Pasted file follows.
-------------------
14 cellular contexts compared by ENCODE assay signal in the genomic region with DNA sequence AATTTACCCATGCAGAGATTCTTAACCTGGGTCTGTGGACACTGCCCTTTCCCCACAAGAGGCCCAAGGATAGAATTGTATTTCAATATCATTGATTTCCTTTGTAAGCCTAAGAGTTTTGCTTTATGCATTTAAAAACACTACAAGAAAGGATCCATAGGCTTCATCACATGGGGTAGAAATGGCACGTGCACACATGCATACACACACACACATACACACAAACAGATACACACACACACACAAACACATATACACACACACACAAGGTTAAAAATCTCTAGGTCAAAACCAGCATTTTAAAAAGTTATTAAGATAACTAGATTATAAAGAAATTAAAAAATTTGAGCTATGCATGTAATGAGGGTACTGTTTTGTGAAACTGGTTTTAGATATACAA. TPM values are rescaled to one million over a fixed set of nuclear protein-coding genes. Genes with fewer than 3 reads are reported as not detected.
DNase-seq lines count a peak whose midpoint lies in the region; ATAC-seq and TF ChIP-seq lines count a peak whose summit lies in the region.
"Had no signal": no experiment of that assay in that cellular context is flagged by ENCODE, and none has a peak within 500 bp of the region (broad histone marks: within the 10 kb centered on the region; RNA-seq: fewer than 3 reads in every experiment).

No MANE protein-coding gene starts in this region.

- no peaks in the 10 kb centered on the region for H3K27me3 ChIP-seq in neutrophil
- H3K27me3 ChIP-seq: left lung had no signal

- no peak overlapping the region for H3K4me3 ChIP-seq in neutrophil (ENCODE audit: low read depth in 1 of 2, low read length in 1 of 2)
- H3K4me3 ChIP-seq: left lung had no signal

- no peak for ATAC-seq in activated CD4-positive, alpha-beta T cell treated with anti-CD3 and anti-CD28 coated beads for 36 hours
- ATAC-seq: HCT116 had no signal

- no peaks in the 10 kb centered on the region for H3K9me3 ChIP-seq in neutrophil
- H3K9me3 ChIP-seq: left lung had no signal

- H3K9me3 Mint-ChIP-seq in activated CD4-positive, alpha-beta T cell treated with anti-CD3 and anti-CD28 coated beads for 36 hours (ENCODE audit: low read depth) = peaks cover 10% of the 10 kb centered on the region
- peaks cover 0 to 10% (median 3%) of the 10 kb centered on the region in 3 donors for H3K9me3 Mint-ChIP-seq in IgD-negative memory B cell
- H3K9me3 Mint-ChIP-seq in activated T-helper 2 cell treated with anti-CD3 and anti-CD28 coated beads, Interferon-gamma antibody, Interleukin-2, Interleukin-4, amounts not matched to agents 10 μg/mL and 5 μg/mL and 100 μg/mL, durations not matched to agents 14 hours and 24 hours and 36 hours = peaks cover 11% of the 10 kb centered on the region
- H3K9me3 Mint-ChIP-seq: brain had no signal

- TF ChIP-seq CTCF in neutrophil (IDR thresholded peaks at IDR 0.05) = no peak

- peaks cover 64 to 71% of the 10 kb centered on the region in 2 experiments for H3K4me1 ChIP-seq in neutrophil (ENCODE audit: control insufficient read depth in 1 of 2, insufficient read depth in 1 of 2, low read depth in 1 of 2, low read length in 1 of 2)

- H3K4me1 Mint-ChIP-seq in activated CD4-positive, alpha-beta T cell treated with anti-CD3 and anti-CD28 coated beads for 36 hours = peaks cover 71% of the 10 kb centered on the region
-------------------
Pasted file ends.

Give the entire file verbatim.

14 cellular contexts compared by ENCODE assay signal in the genomic region with DNA sequence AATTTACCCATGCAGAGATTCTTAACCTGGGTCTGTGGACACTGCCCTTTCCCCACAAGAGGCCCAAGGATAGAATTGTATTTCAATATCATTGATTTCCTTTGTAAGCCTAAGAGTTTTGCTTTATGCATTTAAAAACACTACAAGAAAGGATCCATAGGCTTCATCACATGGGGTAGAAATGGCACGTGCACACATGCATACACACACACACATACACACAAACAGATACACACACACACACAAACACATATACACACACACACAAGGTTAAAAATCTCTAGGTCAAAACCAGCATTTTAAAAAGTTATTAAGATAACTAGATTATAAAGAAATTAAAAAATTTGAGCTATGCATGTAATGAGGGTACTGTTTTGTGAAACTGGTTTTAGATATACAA. TPM values are rescaled to one million over a fixed set of nuclear protein-coding genes. Genes with fewer than 3 reads are reported as not detected.
DNase-seq lines count a peak whose midpoint lies in the region; ATAC-seq and TF ChIP-seq lines count a peak whose summit lies in the region.
"Had no signal": no experiment of that assay in that cellular context is flagged by ENCODE, and none has a peak within 500 bp of the region (broad histone marks: within the 10 kb centered on the region; RNA-seq: fewer than 3 reads in every experiment).

No MANE protein-coding gene starts in this region.

- no peaks in the 10 kb centered on the region for H3K27me3 ChIP-seq in neutrophil
- H3K27me3 ChIP-seq: left lung had no signal

- no peak overlapping the region for H3K4me3 ChIP-seq in neutrophil (ENCODE audit: low read depth in 1 of 2, low read length in 1 of 2)
- H3K4me3 ChIP-seq: left lung had no signal

- no peak for ATAC-seq in activated CD4-positive, alpha-beta T cell treated with anti-CD3 and anti-CD28 coated beads for 36 hours
- ATAC-seq: HCT116 had no signal

- no peaks in the 10 kb centered on the region for H3K9me3 ChIP-seq in neutrophil
- H3K9me3 ChIP-seq: left lung had no signal

- H3K9me3 Mint-ChIP-seq in activated CD4-positive, alpha-beta T cell treated with anti-CD3 and anti-CD28 coated beads for 36 hours (ENCODE audit: low read depth) = peaks cover 10% of the 10 kb centered on the region
- peaks cover 0 to 10% (median 3%) of the 10 kb centered on the region in 3 donors for H3K9me3 Mint-ChIP-seq in IgD-negative memory B cell
- H3K9me3 Mint-ChIP-seq in activated T-helper 2 cell treated with anti-CD3 and anti-CD28 coated beads, Interferon-gamma antibody, Interleukin-2, Interleukin-4, amounts not matched to agents 10 μg/mL and 5 μg/mL and 100 μg/mL, durations not matched to agents 14 hours and 24 hours and 36 hours = peaks cover 11% of the 10 kb centered on the region
- H3K9me3 Mint-ChIP-seq: brain had no signal

- TF ChIP-seq CTCF in neutrophil (IDR thresholded peaks at IDR 0.05) = no peak

- peaks cover 64 to 71% of the 10 kb centered on the region in 2 experiments for H3K4me1 ChIP-seq in neutrophil (ENCODE audit: control insufficient read depth in 1 of 2, insufficient read depth in 1 of 2, low read depth in 1 of 2, low read length in 1 of 2)

- H3K4me1 Mint-ChIP-seq in activated CD4-positive, alpha-beta T cell treated with anti-CD3 and anti-CD28 coated beads for 36 hours = peaks cover 71% of the 10 kb centered on the region